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    Giant shrimp are a must.

    Maybe there'd be some alternate item types to compensate for the lack of scrolls (glass tablets?). I imagine you'd also need to look at the available spells to see if they can be rebalanced. Fly is going to be less useful, and water-breathing should prolly be replaced with air-breathing

  6. #6
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    Gallant (Lvl 3)

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    Change the Swim skill so it works more like the 3.5 Jump skill. What you roll for your Swim skill check is how far you swim in feet as a move action (if you don't already have a swim speed.) -5 if your speed is 20' or lower.

    Also check the complete arcane for alternatives to potions and scrolls. For example, psionics has tatoos that works like potions, and stones that work like scrolls.

    I normally have fly propel you through water as it does through air, but at half speed.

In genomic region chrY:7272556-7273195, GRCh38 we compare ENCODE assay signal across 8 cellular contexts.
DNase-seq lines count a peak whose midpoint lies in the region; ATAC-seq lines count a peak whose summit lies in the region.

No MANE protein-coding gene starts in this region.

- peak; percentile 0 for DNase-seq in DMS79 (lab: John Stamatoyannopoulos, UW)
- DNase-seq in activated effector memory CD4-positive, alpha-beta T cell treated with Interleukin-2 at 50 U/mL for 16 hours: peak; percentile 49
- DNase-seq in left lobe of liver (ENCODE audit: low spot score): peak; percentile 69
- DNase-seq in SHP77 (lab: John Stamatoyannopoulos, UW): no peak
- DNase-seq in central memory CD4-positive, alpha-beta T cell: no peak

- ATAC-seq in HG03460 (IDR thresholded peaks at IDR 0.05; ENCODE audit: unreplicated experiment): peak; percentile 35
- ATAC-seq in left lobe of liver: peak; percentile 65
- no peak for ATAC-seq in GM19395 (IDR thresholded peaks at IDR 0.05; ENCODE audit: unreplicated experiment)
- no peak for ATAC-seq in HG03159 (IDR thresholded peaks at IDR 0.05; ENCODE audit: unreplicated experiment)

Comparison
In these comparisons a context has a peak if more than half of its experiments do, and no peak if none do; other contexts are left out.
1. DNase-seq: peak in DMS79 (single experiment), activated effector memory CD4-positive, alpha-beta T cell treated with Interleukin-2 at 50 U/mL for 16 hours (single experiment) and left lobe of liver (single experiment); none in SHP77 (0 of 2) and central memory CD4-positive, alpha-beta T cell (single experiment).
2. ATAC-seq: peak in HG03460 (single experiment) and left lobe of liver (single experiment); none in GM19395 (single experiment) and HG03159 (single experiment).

Last edited by Whimsical; Sunday, 26th November, 2006 at 10:40 PM.

  7. #7
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    Titan (Lvl 27)

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    Slife beat me here! Dire or otherwise oversized natural creatures- or as you must well know, even some of the normal ones- could definitely prove challenging. Sharks, octopi, mantis shrimp...even certain medusans and cone snails can threaten human life.

    Don't be afraid to use some of the sea's ambush predators...

    You might also want to check out these 2 threads: http://www.enworld.org/showthread.php?t=179402 and http://www.enworld.org/showthread.php?t=179508 .

    Scrolls & tomes would be replaced by carved stone or rune-covered seashells or coral chunks. Tattoos, as suggested above, would also be effective.